Chicago Air and Water Show 2001

I've lived in Chicago twice now but the first time around I missed the airshow, in 1998 because I didn't realize that it was about to happen and in 1999 because I moved to New Jersey before it happened.   In 2001 I made sure that I'd be there, but the weather messed things up and on Saturday I left early. 

Nevertheless, I was glad I went, because this show is different than any of the others I've been to over the years.   The most obvious difference is that there's no airport with the display aircraft taking off and landing, instead it all happens along the shoreline of Lake Michigan just north of downtown Chicago.   It's a very special thing to see aircraft performing their maneuvers with a background of skyscrapers and apartment buildings, and it really adds something to the show.   Also unusual is the flight path of the aircraft.   Show center is at North Beach but we went to Fullerton Ave, half a mile or a mile to the north.   Because the lakefront park at this point sticks further out into the lake then North Beach, aircraft were often flying directly overhead, allowing front-on and overhead views which aren't normally seen.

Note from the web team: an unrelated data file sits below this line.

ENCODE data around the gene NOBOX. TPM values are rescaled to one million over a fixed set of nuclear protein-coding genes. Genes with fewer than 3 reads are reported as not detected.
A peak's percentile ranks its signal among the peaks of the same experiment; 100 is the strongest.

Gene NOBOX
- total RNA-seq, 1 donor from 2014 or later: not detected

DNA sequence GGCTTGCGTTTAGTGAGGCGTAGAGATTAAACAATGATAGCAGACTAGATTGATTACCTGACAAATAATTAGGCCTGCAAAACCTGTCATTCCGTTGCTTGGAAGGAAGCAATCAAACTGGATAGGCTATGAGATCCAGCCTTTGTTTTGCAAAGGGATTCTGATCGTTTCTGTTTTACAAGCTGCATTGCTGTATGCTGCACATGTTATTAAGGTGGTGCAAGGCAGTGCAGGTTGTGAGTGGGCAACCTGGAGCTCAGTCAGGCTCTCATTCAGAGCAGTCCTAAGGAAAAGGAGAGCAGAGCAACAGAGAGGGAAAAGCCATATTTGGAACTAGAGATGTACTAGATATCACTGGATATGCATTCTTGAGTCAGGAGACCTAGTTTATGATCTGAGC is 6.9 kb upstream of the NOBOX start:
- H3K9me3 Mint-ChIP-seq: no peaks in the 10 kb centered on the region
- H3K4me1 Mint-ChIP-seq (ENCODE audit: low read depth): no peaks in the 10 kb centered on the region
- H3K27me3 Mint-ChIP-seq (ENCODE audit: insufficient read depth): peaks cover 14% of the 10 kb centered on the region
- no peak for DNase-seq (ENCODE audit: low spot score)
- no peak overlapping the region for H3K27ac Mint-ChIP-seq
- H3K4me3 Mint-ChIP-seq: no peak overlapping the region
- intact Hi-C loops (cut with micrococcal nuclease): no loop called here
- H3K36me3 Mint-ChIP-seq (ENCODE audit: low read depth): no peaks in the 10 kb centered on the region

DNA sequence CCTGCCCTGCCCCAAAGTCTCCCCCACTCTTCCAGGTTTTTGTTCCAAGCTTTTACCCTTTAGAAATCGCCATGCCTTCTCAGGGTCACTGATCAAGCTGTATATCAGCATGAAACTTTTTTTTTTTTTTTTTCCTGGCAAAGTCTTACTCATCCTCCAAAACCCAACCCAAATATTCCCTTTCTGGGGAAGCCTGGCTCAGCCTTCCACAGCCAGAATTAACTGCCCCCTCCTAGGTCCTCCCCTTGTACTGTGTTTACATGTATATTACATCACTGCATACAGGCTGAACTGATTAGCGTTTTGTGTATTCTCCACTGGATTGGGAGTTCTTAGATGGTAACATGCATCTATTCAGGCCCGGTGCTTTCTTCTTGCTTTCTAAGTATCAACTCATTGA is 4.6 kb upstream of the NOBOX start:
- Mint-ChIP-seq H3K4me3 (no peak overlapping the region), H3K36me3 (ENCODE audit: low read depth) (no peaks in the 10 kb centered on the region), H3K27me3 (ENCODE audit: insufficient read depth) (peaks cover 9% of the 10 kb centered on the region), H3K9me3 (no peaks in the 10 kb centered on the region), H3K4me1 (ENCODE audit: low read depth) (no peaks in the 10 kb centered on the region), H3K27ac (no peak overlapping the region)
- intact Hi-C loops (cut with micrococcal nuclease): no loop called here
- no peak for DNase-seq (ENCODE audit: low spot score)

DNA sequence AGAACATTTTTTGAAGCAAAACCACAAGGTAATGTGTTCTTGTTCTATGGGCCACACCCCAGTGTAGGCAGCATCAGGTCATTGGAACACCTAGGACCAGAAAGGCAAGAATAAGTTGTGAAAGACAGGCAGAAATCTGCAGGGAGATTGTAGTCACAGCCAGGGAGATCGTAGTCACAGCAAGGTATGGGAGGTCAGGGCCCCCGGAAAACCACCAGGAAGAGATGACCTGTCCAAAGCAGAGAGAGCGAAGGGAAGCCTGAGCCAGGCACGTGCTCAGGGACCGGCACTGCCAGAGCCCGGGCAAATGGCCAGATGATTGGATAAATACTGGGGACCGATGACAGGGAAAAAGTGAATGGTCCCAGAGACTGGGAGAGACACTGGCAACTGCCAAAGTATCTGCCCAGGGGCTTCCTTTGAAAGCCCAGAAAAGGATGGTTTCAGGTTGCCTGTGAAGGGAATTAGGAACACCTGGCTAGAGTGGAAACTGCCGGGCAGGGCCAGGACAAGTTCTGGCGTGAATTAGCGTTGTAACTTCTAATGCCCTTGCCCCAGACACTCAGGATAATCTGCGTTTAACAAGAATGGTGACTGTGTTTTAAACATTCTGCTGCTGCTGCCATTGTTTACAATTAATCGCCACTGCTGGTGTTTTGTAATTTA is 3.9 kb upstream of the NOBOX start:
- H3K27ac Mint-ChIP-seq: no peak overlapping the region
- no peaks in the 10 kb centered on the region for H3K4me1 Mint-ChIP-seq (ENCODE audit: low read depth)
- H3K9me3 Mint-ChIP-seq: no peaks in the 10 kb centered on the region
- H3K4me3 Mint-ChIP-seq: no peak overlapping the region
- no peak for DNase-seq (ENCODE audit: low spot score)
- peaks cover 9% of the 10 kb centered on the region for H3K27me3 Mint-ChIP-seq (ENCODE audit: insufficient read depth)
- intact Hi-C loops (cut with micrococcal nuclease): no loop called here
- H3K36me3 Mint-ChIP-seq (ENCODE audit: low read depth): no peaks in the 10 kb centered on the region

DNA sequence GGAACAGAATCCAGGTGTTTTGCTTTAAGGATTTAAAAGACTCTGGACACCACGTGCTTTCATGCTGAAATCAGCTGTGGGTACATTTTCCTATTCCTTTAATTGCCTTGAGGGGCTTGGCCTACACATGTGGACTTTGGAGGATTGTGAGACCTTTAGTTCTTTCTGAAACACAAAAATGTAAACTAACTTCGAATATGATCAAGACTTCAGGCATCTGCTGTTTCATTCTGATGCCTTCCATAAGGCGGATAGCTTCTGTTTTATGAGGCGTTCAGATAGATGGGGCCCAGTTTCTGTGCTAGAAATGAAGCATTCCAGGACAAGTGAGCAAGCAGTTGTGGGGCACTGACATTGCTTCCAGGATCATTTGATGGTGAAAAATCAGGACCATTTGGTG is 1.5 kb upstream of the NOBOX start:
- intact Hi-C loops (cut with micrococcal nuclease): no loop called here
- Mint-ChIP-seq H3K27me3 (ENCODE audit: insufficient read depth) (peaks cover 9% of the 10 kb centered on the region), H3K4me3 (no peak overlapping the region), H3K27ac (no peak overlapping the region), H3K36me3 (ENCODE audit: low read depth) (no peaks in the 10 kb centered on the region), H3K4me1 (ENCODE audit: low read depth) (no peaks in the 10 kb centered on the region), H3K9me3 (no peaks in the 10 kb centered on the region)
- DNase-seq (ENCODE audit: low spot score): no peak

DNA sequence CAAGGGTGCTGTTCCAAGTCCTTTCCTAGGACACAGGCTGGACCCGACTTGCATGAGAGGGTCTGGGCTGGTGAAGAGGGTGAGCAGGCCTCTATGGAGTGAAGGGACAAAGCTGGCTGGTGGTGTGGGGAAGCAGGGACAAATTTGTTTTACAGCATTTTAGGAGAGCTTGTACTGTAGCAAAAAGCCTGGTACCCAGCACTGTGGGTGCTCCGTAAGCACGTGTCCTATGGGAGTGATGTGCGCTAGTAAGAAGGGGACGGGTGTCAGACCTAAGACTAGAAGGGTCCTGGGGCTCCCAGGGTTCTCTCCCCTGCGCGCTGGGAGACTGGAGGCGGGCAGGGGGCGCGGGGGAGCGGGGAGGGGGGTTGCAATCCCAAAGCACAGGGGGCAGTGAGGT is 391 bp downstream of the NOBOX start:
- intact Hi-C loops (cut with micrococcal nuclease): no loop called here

Another difference was the mix of aircraft at the show.   This is a very poor show from the point of view of historic military aircraft, with only one P-51 Mustang performing; however, it's a great place to see aircraft in the current US arsenal, and often in groups.   So the show on Saturday started with a pair of B1 Lancer supersonic bombers flying in over the city, and then doing their display both with their wings swept back and unswept.   A B-2 Spirit stealth bomber was scheduled to appear both days, both of course you can't possibly fly one of those in the rain since it ruins their anti-radar coatings, so only the smaller F-117 Nighthawk stealth fighter flew.

Although I've seen the navy display team The Blue Angels performing at three of the airshows I've attended, this is the first time I've seen their air force equivalent, The Thunderbirds.   The six F-16 Fighting Falcons of the team flew in and out around the buildings of downtown Chicago, and did team displays before breaking up into displays by the classic four plane diamond formation, as well as demonstrations done by the two lead solo planes flying alone.